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Calgary prepares to relocate street, building and tree for new event centre

Click to play video: '‘Lots of exciting milestones’: CMLC peels back curtain on $1.1B plan for 2024'
‘Lots of exciting milestones’: CMLC peels back curtain on $1.1B plan for 2024
Last week, details were released finalizing the new event centre in Stampede Park. On Monday, Calgary Municipal Land Corporation revealed its own $1.1 billion development update on how it will all fit together. Doug Vaessen has the story. – Feb 5, 2024

Work is set to begin to prepare the plot of land Calgary’s new event centre will call home.

A street, a historic building and a century-old elm tree will be relocated to make space for the new arena that will serve as a centrepiece for the city’s Culture and Entertainment District.

After the underground service work was done and a temporary roadway was built, crews will construct new utilities to shift 5th Street Southeast eastward, to become 5A Street Southeast. The street realignment will make the needed space for the 10-acre event centre block.

Crews will begin later this year to remove the existing surface parking lots, grade and excavate the block to prepare the area for the event centre. That work will begin after designs for the block are made public.

The development permit for the building will be submitted after the ground preparation work is done, in order to streamline the project and help make costs more efficient.

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Click to play video: 'What you need to know about the City of Calgary’s Event Centre agreements'
What you need to know about the City of Calgary’s Event Centre agreements

Currently at the corner of 13th Avenue and 5th Street Southeast sits the Stephenson & Co. Grocers building, a piece of the area’s history. Rather than tear it down to make space for the event centre, the city plans to relocate the brick building for safekeeping.

The city is also evaluating how it could be integrated back into the city’s modern-day landscape, with a final decision still to come.

The 125-year-old American Elm tree in Victoria Park, colloquially known as the Stampede Elm, was planted at the intersection of four backyards in the early 1900s. In the decades since, that tree has seen the city grow up around it.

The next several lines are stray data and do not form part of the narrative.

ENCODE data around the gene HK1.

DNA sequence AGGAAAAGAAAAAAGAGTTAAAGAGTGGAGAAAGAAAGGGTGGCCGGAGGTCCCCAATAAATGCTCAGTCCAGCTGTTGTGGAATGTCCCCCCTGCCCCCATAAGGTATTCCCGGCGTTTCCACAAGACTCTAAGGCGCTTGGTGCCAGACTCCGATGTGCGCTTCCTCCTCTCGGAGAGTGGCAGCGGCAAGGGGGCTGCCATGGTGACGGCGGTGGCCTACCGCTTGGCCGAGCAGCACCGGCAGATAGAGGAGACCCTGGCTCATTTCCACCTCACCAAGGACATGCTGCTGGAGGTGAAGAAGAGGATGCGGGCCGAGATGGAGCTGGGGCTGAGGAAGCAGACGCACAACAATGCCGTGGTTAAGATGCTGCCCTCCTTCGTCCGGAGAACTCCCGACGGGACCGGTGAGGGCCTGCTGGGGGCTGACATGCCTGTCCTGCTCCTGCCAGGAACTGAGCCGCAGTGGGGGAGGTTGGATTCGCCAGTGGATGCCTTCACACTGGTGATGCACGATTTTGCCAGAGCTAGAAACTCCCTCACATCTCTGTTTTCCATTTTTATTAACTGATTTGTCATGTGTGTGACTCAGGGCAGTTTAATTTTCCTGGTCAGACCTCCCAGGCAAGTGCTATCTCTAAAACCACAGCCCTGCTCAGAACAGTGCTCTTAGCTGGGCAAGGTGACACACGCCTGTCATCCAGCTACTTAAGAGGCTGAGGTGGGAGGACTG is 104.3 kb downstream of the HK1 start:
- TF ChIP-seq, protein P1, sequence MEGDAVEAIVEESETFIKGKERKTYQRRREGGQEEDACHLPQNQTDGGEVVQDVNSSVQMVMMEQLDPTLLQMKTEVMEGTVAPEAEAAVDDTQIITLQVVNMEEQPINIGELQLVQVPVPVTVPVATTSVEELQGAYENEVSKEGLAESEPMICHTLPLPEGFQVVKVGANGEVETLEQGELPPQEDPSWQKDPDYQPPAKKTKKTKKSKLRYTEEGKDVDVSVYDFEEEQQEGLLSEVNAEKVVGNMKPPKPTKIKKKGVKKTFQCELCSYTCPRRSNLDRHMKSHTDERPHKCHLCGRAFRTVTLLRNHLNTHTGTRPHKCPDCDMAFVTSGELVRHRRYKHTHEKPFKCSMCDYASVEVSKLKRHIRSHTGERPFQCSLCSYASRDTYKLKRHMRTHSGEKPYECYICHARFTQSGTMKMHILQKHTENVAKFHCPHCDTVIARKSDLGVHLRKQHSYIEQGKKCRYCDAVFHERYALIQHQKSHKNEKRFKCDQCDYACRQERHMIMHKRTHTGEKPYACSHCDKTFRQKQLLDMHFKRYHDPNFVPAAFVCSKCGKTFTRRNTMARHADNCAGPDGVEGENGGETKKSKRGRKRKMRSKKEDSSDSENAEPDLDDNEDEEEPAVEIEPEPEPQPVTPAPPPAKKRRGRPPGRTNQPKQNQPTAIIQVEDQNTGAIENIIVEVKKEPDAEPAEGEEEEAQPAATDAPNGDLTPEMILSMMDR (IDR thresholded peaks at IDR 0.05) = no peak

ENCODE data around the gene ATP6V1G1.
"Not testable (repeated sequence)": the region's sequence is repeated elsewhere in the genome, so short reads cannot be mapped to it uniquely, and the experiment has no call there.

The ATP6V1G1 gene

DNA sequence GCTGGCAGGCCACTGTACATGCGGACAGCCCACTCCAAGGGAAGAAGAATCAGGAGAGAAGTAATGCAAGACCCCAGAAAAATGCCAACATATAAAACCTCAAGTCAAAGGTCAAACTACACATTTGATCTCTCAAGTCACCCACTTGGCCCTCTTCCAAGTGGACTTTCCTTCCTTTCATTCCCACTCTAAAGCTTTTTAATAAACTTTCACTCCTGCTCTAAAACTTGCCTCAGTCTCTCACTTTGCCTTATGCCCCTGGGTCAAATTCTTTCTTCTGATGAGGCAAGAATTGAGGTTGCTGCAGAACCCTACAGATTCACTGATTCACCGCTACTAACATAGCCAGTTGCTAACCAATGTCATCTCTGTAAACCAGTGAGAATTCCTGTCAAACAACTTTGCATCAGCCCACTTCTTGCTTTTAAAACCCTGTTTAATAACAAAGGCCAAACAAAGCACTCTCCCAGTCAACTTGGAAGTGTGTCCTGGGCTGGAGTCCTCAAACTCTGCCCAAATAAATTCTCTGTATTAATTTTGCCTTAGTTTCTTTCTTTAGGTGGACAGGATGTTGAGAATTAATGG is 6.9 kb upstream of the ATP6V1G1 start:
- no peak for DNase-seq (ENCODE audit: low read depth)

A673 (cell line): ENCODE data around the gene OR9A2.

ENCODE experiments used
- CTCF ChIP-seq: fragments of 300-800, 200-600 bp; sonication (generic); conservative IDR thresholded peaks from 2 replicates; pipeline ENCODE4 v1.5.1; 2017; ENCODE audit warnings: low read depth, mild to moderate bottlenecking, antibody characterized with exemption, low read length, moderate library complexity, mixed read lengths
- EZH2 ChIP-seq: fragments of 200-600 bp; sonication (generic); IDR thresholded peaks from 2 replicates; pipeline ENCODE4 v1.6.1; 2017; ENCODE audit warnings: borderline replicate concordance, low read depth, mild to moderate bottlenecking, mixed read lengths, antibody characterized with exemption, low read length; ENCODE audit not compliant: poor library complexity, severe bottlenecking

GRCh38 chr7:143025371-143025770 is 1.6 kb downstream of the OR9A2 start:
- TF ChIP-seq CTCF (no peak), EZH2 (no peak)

Josh Traptow observes the large elm tree in a parking lot near the Calgary Stampede grounds. Global1/Global News

The city plans to remove the tree that currently sits in the middle of a surface parking lot, but not without preserving some of its history.

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Approximately 150 seeds have been collected from the tree, some of which have been propagated in a city tree nursery. Branches were cut from the tree and are being cultivated into new trees, with an eye to have genetically-identical trees planted in the city’s urban forest.

The city hopes that between 100 to 200 trees will be replanted from the Stampede Elm.

The University of Calgary has also digitally captured the character tree.

It was scanned with a terrestrial laser scanner from 12 locations, images which have been added to the Alberta Digital Heritage Archive.

The event centre’s lead said the scans have created a “tactile tool” that helps tell the tree’s tale for future generations.

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“We are grateful the University of Calgary was able to use this technology to capture the Victoria Park Elm,” Bob Hunter said. “Their work will allow us to remember and honour what Calgary’s landscape looked like in its first 150 years.”

The work on the block is part of the $1.22 billion budgeted to create a new event centre, which will include a new home for the Calgary Flames, a community rink and plaza, as well as improvements to area streets that are expected to have new hotels built to serve the event centre and the newly-expanded BMO Centre.

Click to play video: 'Calgary Stampede takes possession as BMO Centre expansion nears completion'
Calgary Stampede takes possession as BMO Centre expansion nears completion

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